The People of the Plains and the Blue Mountains have been opposing the Badgery’s Creek Airport for decades … but there have been far too many assaults upon them since 2011/12 … not only this airport but OVERDEVELOPMENT …
AND Toll Roads, the Outer Sydney Orbital corridor, longwall mining, trains full-up with the constancy of ever more migrants and vibrants, the proposal for the Western Sydney incinerator to burn toxic waste products to generate electricity, and the raising of the Warragamba Dam wall for more development on the plains!
WHAT this airport at Badgery’s Creek will mean … high-rise thermal mass slums for China’s Belt and Road property money laundering SLUM CITIES … a Climate and Environment Disaster in the making …
SEARCH CAAN WEBSITE for more!
With flying foxes in the flight paths … a hazard for the airlines
A Commentator wrote …
-24/7 sleepless nights with noisy planes in front of my backyard in wilderness areas.
This is going to cause health problems and then Class Actions.
And they will refuse to pay for double glazed windows … of course!
That is FOOD GROWING LAND. FAMINE ON THE WAY.
Rolling countryside to be flattened for Sydney’s new airport
‘Turned a lush green by recent rains, the rolling countryside at Badgerys Creek in Sydney’s outer west is about to be transformed again – this time permanently.
With the start of major earthworks on Wednesday, paddocks and hills dotted with trees and creeks will be flattened over the next two years to allow for construction of the $5.3 billion Western Sydney Airport, the first major capital city airport to be built in Australia in decades.
In a sign of the scale of the project, more than 200 scrapers, excavators, graders and trucks will shift 25 million cubic metres of earth – enough to fill 10,000 Olympic pools – to allow for the airport terminal, runway, roads and rail link to be built.
“We need to flatten what is a very hilly site – the difference between the highest and lowest points is equivalent to a 12-storey building – so we definitely have our work cut out for us,” the airport’s infrastructure executive, Jim Tragotsalos, said.
The state and federal governments have an ambitious timeframe to build a metro rail line from the airport to St Marys, where it will connect to the T1 Western Line. They have vowed to open the line – estimated to cost $8 billion – at the same time as the curfew-free airport in 2026.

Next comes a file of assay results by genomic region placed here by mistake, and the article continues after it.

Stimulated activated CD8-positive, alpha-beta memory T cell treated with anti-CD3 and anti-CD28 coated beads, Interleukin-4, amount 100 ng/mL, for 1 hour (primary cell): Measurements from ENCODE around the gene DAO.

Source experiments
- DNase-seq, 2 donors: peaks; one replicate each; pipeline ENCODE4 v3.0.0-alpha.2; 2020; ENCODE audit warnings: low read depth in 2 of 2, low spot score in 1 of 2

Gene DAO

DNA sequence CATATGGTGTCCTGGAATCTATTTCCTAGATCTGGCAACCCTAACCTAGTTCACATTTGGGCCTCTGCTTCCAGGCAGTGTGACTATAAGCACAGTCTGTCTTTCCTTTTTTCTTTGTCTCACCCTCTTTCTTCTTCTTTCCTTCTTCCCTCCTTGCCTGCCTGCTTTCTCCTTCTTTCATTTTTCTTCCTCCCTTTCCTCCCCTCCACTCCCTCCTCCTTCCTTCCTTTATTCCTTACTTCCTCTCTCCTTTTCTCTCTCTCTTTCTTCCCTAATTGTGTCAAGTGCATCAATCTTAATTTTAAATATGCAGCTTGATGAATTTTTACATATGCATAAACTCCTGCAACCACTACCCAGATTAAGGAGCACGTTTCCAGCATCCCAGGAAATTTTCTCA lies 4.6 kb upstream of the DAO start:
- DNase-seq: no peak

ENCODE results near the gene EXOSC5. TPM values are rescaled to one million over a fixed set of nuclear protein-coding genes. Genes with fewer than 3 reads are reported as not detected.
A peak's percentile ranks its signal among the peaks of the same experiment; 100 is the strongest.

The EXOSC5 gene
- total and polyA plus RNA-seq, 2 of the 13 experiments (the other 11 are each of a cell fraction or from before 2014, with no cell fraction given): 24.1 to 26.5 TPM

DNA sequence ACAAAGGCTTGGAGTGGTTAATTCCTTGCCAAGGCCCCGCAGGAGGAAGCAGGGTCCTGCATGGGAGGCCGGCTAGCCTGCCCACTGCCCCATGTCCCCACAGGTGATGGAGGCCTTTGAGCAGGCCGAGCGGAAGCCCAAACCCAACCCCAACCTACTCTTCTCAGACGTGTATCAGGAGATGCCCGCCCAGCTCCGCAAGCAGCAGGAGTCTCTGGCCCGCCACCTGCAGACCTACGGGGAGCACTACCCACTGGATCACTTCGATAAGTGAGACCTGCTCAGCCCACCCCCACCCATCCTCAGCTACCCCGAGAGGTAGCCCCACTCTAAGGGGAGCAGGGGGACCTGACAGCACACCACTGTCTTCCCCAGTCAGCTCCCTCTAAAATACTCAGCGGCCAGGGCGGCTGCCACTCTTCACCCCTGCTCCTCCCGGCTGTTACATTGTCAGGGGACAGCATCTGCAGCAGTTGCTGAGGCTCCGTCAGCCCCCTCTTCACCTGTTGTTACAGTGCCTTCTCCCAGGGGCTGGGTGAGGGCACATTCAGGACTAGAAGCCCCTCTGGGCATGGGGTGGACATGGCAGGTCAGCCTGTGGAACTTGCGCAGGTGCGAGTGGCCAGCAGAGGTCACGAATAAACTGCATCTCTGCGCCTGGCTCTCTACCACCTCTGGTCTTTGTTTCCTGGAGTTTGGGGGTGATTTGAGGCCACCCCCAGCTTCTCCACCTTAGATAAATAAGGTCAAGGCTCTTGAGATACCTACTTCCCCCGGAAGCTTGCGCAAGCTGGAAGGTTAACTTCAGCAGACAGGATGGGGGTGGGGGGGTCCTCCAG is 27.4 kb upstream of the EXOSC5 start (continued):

Local residents have demanded that the flight paths from the new Western Sydney airport be revealed.
The NSW Minister for Western Sydney, Stuart Ayres, said both the state and federal governments were sticking to their commitment for trains to be running to the airport when it opens.
“We’ve always said from day one, this isn’t just about building an airport in a paddock. It’s about making sure that we connect that airport properly to residents across western Sydney,” he said.
The head of Sydney’s metro rail agency said late last year that it faced a “really tight timeframe” to work through planning processes and then construct the rail line in time.
Delays, contract disputes and cost blowouts have been plaguing major infrastructure projects in Sydney and Melbourne.
But Deputy Prime Minister Michael McCormack said the government was working to ensure the airport, about 50 kilometres west of Sydney’s CBD, was “built on budget, on time”.
“We’re looking forward to 2026 when we can open this airport in December of that year,” he said. “This is going to be … the gateway for western Sydney to the world.”
He declined to put a timeframe on when flight paths will be released to the public.
The contract for construction of the terminal is due to be awarded by May 2021. It is expected to be completed by 2025, the same time as the runway is finished, allowing for about a year to bed down operations before the first passengers pass through.
Residents near the 1780-hectare site are already witnessing major changes from $3.6 billion in road upgrades, including to the Northern and Bringelly roads. Construction of the 16-kilometre M12, which will connect to the airport, is due to start in 2022.
Matt O’Sullivan is City Editor at The Sydney Morning Herald.
LIKE CAAN ON FACEBOOK!